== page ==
Gay Marriage Blues
Have you ever seen a married couple?
Well I have. Married people are sort of like ghosts: we’ve all heard of them, but only some of us have seen one or two. In case you’re having a hard time imagining what married life is or, worse, what it looks like, let me paint a picture for you:
Marriage looks the spirit of generosity and admiration in the face and pokes out its eyes.
Picture a man and woman: now decades into their joint sentence, they go out to a restaurant trying to salvage some peace on earth and bide their time together over a hot meal. After thirty minutes of awkward conversation interrupted by bouts of noisy silence and hatred, our betrothed friends finally swallow what’s left of their food and begin their long walk back to their car. On the way out, the man reaches in his pocket for money, while his woman lurches toward the door, hoping something or someone might stop her in her horrible tracks.
I hope the image I have constructed for you is a thoroughly depressing one. Marriage is not the same as love; indeed, in its purest form, it constitutes an act of repeated violence perpetrated by one actor onto the other. When we say “I love you” to another person, we are expressing a feeling and offering up a certain amount of ourselves without guile and without any expectation of recompense.
Marriage looks the spirit of generosity and admiration in the face and pokes out its eyes. Marriage is a partner’s way of locking you up and wearing you out. It is a way of saying no to the ones you love and yes to the ones you hate. Marriage sucks our ability to have affections and self-confidence dry. It is a gamble on the future that is based on the gradual loss of love for anyone or anything in the world, let alone your dear spouse. It is familiarity and recognition in their most vile, depraved and boring forms.
How do I know all this is true? Why offer up the institution of marriage in such a cautionary, repellent manner? Because I have seen the truth about marriage. I’ve seen it enter the lives of ordinary people the way Death walks through a door: sickle in hand and eyes fixed on you. Up until now, only normal people have had to suffer the terrible consequences of marriage: they were the ones stumbling to the altar, blind with intention and dumb with love for their very own ball and chain.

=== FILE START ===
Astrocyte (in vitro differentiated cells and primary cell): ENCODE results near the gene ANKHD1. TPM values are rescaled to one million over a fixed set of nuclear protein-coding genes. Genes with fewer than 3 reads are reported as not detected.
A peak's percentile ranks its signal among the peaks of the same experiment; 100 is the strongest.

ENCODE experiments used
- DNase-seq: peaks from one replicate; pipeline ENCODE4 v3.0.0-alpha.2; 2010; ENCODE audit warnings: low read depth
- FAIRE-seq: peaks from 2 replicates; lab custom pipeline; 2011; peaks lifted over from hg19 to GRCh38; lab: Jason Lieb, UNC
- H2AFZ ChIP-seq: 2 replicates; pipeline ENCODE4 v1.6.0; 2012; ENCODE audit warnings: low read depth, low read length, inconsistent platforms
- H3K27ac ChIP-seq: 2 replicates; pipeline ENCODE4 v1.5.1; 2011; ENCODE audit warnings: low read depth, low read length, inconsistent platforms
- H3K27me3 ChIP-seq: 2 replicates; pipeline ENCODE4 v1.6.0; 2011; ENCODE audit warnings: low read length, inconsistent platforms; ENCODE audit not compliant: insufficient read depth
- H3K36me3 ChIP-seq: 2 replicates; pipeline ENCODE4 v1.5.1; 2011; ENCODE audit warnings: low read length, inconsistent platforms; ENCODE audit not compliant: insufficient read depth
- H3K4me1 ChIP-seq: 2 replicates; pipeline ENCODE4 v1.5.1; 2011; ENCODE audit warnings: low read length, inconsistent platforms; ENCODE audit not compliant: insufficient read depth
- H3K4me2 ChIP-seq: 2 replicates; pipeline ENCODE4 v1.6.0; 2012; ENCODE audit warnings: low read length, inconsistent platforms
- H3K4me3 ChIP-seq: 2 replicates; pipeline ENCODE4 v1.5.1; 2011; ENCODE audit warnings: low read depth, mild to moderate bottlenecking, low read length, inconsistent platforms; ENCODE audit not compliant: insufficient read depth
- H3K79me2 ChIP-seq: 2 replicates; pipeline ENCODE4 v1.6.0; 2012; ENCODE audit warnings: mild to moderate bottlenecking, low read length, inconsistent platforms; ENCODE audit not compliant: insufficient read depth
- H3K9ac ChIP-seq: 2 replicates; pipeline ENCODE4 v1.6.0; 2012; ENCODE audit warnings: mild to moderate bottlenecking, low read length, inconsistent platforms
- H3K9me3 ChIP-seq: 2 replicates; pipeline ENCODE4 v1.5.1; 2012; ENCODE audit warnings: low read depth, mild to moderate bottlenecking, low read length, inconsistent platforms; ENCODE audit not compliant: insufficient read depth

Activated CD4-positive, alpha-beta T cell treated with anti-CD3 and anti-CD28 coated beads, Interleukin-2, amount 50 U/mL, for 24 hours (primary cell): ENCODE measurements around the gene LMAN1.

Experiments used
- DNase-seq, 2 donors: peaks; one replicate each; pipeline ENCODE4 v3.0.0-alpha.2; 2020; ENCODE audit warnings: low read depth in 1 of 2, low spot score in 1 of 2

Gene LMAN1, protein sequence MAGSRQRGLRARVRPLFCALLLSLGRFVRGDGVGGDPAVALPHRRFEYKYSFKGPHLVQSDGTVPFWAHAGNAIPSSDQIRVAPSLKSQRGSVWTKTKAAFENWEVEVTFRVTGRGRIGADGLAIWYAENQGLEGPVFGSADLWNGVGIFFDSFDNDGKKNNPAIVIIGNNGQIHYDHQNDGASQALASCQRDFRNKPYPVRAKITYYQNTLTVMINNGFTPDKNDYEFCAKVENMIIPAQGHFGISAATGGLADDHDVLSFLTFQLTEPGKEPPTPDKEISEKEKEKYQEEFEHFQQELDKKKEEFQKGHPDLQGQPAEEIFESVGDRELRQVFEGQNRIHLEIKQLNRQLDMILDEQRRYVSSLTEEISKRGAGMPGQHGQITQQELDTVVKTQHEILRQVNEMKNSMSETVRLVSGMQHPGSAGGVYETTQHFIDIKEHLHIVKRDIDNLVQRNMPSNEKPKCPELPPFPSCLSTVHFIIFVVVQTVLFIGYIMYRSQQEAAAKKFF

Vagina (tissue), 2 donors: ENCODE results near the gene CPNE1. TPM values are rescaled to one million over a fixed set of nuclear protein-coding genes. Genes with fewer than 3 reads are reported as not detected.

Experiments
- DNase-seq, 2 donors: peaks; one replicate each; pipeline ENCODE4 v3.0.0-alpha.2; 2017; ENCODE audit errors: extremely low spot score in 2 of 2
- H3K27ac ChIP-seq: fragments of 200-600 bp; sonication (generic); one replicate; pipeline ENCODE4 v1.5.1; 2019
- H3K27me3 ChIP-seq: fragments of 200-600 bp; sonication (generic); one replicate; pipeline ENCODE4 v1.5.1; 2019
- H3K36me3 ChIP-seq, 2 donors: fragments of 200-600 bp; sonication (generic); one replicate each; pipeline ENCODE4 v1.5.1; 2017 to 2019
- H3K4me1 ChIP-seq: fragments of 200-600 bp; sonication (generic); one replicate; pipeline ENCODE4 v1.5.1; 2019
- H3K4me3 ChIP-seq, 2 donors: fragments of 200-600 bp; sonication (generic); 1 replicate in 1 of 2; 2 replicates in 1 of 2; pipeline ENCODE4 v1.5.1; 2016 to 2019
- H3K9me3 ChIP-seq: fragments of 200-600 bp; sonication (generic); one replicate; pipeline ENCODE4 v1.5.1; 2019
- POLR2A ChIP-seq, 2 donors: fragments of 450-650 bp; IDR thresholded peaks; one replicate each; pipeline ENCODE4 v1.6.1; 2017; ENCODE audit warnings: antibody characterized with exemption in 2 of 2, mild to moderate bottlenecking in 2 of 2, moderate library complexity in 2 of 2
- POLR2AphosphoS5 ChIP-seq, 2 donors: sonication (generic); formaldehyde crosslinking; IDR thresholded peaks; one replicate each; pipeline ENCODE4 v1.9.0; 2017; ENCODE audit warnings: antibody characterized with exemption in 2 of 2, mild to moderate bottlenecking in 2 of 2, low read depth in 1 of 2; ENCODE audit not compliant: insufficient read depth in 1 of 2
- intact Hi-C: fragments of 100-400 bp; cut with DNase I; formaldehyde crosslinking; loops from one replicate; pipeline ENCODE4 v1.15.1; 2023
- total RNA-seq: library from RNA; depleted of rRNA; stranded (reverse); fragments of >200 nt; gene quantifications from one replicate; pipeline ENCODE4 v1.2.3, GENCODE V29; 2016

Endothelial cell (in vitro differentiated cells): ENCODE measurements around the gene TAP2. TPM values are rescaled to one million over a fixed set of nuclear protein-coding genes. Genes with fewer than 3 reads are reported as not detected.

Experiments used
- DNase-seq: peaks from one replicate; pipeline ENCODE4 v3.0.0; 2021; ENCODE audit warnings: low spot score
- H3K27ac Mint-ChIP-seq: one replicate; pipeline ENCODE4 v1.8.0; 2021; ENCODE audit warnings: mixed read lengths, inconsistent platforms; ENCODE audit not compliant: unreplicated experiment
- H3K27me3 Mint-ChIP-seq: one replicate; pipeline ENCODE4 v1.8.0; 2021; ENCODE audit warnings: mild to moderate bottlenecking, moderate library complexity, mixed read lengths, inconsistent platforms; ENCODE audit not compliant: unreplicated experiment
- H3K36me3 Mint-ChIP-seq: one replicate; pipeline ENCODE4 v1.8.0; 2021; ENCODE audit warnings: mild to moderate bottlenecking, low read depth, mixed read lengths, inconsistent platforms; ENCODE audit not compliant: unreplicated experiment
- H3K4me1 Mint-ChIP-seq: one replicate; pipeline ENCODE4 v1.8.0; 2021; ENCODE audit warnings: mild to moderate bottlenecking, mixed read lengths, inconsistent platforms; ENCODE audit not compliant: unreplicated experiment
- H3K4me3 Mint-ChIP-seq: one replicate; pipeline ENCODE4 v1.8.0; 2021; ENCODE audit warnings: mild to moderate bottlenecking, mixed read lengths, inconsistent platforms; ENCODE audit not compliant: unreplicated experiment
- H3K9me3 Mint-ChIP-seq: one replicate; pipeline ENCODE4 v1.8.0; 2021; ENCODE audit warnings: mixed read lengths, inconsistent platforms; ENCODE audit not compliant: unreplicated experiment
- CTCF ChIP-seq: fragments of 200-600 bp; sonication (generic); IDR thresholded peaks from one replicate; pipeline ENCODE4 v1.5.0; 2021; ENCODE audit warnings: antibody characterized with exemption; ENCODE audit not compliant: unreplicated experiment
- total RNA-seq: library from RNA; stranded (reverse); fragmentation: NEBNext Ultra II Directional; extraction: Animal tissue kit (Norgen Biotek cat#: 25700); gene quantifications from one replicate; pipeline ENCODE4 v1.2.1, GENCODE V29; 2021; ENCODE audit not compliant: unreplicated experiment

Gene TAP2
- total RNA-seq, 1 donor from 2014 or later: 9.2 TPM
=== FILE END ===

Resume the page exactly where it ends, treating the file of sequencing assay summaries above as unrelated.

But something has changed. It has recently been brought to my attention that American homosexuals have begun their descent into the underworld of marital bliss. They have begun making legal and cultural moves towards setting up their own keys to the marital kingdom.
But why would they want to do this? Clearly the term “gay marriage” is a joke, and a joke of the meanest kind. There is absolutely nothing funny about marriage–you will never see a married couple laughing or acting gay on account of one another. Since I seem to be the only person left in the world who can see what is right before my eyes, I can attest to the truly disgusting and shiftless lives that married people lead.
The problem with the contemporary homosexual is two-fold. First, like me, their narcissism provides them with a wild imagination, only every other so-called gay person living today also suffers from delusion. Like babies, homosexuals suffer from a terrible mixture of paranoid excitability and over-eager stupidity. It is simple enough to understand why homosexuals might, for a moment, imagine themselves taking part in familiar cultural institutions, of making them over into their own image. But this is, of course, a mistake. Political organization and discourse has taken an idea as silly as homosexual marriage and turned it into a cause.
Gay marriage is taking things way too far. The current movement towards affording homosexuals with political rights has been taken with the idea of marriage because, for whatever reason, it has helped them believe that they do, or perhaps one day will, matter.
But homosexuals don’t matter; or, at least, historically, we haven’t mattered enough to have been included in the practices of marriage. Up until now, we have been getting away with something else. We lived in the dark, we had no secrets to conceal. Unfortunately, the dauntless energy that the American gay rights struggle seems to have garnered over the last twenty or so years does not look like it will be dying down anytime soon.
Is this what we want? Or, worse, is marriage what we deserve? Followers of gay pride and avengers of equal rights seem to think so. If marriage and justice are what gay people want, marriage and justice they will get. Politics, like fate, is not a challenge that can be overcome in the end. Marriage will only ever offer you a way of devoting yourself to the one you hate and scorning the love that may be truly offered along the way.
For homosexuals, the arch of our political importance will sadly be given based on the victories of the gay marriage crusade. The arrow of time now points us all in the direction of common unhappiness and just desserts. When we bop up and down shouting at the world to give us our rights, we are only proving our devotion to this sick game. There is danger in numbers.
Try as we might, there is no way to stop the very insulting and angry winds of equality from covering us over completely. And make no mistakes: there is no queer way out of marriage: not no way, not no how. What we’ve never had we’ll never miss. Why can’t you understand that?
It is no use, at this point, debating whether or not the institution itself is evil or even discussing as a community whether we should collectively even be searching it out. It is already too late: homosexuals have begun accepting the rights that they have been begging for and marriage is on its way into our lives, while what we once knew of gay sex and pleasure slowly taking their leave.
Do what you must, homosexuals of the future, but don’t say Taylor Black never warned you.